Home reversion vs lifetime mortgage – what’s the difference? In this article we’ll explore the key differences and similarities between home reversion plans and lifetime mortgages, looking at:

  • How they work
  • Similarities
  • Differences
  • Drawbacks

What is a home reversion plan?

A home reversion plan allows older homeowners to access some of the equity tied up in the value of their home by selling a share of the property to a lender or a home reversion company.

What is a lifetime mortgage?

A lifetime mortgage enables older homeowners to borrow money secured against the value of their home with a loan that lasts their lifetime.

How does home reversion work?

With a home reversion plan you sell a share of your home to a lender to gain access to some of the money tied up in the value of your property. A home reversion plan is not a loan.

How does a lifetime mortgage work?

With a lifetime mortgage you retain ownership of your home and leverage the value of the property to borrow money. The loan will accrue interest over time which will increase the overall borrowing amount.

Home reversion vs lifetime mortgage

Similarities between home reversion plans and lifetime mortgages

Equity release – both home reversion and lifetime mortgages are types of equity release whereby homeowners can release some of the equity from their home without the need to downsize.

Age – for both home reversion plans and lifetime mortgages the minimum age requirement for the youngest applicant is 55 years old. Although, some providers have a higher age requirement for home reversion plans.

Living at home – both types of equity release allow homeowners to continue living in their homes for the rest of their lives or until they move into long term care.

Repayments – with both options homeowners are not obliged or required to make any repayments.

No negative equity guarantee – when homeowners use equity release providers that are approved by the Equity Release Council, whether for a lifetime mortgage or a home reversion plan, they have peace of mind that they will never owe more than their property is worth at the end of the plan.  

Differences between home reversion plans and lifetime mortgages

Ownership – with a lifetime mortgage borrowers retain 100% ownership of their property, whereas with a home reversion plan you no longer own the property in full because you have sold a share to the lender.

Repayment and managing cost – with a lifetime mortgage homeowners have the flexibility to repay some of the interest, all of the interest or more than the interest. By making repayments a borrower can reduce the overall cost of the loan and retain as much equity as possible. However, with a home reversion plan there are no repayments to make because it’s not a loan. Therefore with home reversion homeowners do not have the same opportunities to maximise the amount of equity they’ll own at the end of the plan. 

Inheritance – homeowners who take out a lifetime mortgage have the flexibility and the option to maximise the amount of inheritance they leave to their beneficiaries by making repayments throughout the loan term. With a home reversion plan homeowners do not have the flexibility to increase the amount of equity left in the property to pass on to beneficiaries because they have already sold a percentage of their home.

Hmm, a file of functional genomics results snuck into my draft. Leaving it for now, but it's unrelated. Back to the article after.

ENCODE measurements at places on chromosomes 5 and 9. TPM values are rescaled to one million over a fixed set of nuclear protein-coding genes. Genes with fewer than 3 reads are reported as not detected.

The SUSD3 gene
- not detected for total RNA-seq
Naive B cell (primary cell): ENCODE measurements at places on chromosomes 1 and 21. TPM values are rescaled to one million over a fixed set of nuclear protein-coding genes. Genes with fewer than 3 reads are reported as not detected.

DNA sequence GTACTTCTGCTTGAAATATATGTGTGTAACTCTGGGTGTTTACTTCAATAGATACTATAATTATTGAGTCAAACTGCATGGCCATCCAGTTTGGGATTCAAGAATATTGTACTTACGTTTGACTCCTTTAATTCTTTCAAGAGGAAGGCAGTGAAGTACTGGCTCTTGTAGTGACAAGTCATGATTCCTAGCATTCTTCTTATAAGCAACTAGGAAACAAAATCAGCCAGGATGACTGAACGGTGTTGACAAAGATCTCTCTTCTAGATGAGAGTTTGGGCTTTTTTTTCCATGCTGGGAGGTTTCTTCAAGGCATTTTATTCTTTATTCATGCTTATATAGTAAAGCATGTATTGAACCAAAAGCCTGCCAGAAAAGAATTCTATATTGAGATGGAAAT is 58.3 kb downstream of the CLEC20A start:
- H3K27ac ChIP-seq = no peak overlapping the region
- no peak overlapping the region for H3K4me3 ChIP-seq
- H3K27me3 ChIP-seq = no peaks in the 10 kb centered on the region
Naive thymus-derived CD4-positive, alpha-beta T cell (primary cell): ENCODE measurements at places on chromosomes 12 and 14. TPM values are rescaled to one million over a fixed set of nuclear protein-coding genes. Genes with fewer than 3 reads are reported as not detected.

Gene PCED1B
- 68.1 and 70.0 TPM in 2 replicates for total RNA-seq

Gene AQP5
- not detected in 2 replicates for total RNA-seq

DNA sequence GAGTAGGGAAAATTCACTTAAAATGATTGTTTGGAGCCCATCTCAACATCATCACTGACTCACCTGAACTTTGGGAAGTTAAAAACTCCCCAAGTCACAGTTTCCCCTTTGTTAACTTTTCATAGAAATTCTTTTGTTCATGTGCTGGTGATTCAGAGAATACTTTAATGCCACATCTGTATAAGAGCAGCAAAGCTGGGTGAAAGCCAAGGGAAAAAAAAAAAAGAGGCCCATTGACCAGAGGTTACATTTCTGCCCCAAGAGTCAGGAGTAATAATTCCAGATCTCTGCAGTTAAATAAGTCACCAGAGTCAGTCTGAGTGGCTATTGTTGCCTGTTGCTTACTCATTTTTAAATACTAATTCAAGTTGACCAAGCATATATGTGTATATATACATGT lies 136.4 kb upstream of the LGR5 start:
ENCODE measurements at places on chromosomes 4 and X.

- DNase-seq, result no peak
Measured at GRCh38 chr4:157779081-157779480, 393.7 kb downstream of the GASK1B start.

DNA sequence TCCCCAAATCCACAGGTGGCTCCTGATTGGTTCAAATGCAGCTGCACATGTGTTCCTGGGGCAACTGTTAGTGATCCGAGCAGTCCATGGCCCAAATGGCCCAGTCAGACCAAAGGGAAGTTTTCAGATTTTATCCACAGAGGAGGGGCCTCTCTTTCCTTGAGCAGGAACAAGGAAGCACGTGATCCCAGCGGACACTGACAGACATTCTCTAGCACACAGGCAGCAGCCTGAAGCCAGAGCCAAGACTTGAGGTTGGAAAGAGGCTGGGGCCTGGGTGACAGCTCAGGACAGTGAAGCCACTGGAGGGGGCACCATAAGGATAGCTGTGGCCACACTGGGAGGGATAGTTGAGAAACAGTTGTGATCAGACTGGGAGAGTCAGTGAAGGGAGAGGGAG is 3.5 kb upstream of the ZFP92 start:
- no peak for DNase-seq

Accessing the equity – lifetime mortgages offer more flexibility when accessing the equity in your home; you can take a lump sum, regular lump sums, monthly payments, or drawdown as much or as little as you need when you need it. As property values increase you can borrow more over time if you need to. Home reversion plans do not offer as much flexibility with how you access the funds.

Drawbacks of home reversion plans

Loss of equity and appreciation – because you have sold a percentage of your property value to a lender you can no longer benefit from any increase in value on the sold percentage of the property.

Property value – when the property is sold it may sell for less than market value because a share of the property has already been sold to a third party which can impact the perceived value.

Irreversible – the decision to sell a share of your home via a home reversion plan is irreversible. In most circumstances you cannot buy back the share that you sold.

Finances – selling a percentage of your estate can have a long term impact on your finances and affect the value of your estate.

Drawbacks of lifetime mortgages

Loss of equity – if you take out a lifetime mortgage and do not make any repayments the effect of compound interest over time will have a significant impact on the value of your estate once the capital plus interest has been repaid. You could end up owing a lot more than the amount you initially borrowed which will affect how much you can leave to your beneficiaries. 

At Personal Retirement Planning we are equity release specialists who advise homeowners on their options and make recommendations on which type of equity release plan is best suited to their individual needs.

If you’d like to speak to an adviser please call Barry Leigh on 0203 435 9561 or email barry@prpltd.co.uk